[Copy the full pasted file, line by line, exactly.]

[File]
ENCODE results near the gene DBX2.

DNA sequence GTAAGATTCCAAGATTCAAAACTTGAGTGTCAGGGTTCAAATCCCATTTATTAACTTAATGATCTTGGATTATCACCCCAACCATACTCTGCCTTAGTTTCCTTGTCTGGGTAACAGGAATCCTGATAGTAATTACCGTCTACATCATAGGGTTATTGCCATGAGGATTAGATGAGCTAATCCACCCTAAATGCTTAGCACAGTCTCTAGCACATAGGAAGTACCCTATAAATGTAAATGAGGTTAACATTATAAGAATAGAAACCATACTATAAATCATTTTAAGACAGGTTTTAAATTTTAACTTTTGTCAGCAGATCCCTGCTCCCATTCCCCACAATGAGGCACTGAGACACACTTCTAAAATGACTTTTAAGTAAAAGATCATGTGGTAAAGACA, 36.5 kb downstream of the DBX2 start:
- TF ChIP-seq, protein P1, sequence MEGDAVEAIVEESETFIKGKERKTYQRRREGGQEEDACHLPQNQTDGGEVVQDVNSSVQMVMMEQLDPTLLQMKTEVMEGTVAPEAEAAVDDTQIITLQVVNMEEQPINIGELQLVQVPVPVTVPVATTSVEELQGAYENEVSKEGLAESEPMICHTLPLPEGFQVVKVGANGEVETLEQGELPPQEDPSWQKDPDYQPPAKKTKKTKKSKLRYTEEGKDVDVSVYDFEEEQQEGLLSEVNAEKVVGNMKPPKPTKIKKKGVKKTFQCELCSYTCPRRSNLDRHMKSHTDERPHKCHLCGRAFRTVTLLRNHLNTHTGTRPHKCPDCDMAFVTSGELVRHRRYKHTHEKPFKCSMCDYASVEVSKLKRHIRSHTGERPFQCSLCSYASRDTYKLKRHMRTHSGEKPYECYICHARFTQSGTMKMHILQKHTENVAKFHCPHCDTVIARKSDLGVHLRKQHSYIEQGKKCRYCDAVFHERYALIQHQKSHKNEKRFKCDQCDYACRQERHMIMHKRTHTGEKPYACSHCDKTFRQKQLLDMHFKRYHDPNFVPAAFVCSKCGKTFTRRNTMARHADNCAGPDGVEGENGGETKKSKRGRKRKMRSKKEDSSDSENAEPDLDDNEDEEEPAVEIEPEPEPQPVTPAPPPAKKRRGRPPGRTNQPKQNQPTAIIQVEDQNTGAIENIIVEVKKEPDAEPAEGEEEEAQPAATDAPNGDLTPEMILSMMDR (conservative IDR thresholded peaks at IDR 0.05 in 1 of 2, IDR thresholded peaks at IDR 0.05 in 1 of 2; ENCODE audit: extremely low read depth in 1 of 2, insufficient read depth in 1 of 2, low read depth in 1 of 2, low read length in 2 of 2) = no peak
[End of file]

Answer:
ENCODE results near the gene DBX2.

DNA sequence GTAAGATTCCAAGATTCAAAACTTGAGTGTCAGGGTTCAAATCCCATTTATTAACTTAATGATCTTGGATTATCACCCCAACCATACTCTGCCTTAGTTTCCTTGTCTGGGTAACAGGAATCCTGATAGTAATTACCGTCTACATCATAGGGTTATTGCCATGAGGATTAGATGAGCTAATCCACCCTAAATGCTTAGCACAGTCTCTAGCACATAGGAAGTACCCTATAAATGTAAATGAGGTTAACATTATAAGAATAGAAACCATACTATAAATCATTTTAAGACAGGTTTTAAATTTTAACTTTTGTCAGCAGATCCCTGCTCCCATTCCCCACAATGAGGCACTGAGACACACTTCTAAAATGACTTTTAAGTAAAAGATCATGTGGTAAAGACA, 36.5 kb downstream of the DBX2 start:
- TF ChIP-seq, protein P1, sequence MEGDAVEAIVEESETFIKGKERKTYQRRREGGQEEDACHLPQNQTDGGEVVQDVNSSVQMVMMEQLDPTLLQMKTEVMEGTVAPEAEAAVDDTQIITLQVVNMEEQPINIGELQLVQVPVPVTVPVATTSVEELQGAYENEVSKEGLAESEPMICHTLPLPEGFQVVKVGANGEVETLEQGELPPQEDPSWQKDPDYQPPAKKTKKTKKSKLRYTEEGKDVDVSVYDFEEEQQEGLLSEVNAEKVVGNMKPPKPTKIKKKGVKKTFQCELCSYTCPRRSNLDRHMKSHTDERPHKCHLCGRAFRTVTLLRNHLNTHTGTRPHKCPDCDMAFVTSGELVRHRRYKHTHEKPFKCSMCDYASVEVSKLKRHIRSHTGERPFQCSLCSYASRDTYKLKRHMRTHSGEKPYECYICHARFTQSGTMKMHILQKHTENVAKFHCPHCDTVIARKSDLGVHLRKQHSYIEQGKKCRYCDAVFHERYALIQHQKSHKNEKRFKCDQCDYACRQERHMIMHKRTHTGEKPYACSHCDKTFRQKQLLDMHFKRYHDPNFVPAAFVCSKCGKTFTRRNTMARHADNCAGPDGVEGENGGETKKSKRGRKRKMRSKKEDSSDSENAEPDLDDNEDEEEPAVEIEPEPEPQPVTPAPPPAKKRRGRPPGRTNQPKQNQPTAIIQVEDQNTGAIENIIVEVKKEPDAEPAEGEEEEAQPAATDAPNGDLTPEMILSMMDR (conservative IDR thresholded peaks at IDR 0.05 in 1 of 2, IDR thresholded peaks at IDR 0.05 in 1 of 2; ENCODE audit: extremely low read depth in 1 of 2, insufficient read depth in 1 of 2, low read depth in 1 of 2, low read length in 2 of 2) = no peak